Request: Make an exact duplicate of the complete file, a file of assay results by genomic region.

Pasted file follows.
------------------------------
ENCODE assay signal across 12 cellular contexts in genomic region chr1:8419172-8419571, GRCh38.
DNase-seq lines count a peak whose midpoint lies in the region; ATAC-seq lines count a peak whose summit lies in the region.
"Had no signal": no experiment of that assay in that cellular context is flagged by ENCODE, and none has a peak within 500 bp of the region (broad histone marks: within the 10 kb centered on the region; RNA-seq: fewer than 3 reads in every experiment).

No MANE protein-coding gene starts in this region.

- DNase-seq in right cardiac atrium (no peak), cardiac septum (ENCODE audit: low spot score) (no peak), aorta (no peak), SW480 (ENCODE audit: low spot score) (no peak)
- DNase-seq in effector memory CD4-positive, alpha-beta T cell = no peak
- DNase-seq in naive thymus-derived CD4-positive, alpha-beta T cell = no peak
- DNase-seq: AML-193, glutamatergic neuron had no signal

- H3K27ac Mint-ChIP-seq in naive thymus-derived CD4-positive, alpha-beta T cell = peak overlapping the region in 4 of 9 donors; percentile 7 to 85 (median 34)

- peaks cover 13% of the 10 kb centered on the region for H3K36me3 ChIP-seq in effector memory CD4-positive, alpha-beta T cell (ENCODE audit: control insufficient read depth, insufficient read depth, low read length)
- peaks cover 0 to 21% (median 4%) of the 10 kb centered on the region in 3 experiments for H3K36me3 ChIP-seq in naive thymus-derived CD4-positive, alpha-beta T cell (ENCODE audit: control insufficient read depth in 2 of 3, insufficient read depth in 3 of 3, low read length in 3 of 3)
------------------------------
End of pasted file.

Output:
ENCODE assay signal across 12 cellular contexts in genomic region chr1:8419172-8419571, GRCh38.
DNase-seq lines count a peak whose midpoint lies in the region; ATAC-seq lines count a peak whose summit lies in the region.
"Had no signal": no experiment of that assay in that cellular context is flagged by ENCODE, and none has a peak within 500 bp of the region (broad histone marks: within the 10 kb centered on the region; RNA-seq: fewer than 3 reads in every experiment).

No MANE protein-coding gene starts in this region.

- DNase-seq in right cardiac atrium (no peak), cardiac septum (ENCODE audit: low spot score) (no peak), aorta (no peak), SW480 (ENCODE audit: low spot score) (no peak)
- DNase-seq in effector memory CD4-positive, alpha-beta T cell = no peak
- DNase-seq in naive thymus-derived CD4-positive, alpha-beta T cell = no peak
- DNase-seq: AML-193, glutamatergic neuron had no signal

- H3K27ac Mint-ChIP-seq in naive thymus-derived CD4-positive, alpha-beta T cell = peak overlapping the region in 4 of 9 donors; percentile 7 to 85 (median 34)

- peaks cover 13% of the 10 kb centered on the region for H3K36me3 ChIP-seq in effector memory CD4-positive, alpha-beta T cell (ENCODE audit: control insufficient read depth, insufficient read depth, low read length)
- peaks cover 0 to 21% (median 4%) of the 10 kb centered on the region in 3 experiments for H3K36me3 ChIP-seq in naive thymus-derived CD4-positive, alpha-beta T cell (ENCODE audit: control insufficient read depth in 2 of 3, insufficient read depth in 3 of 3, low read length in 3 of 3)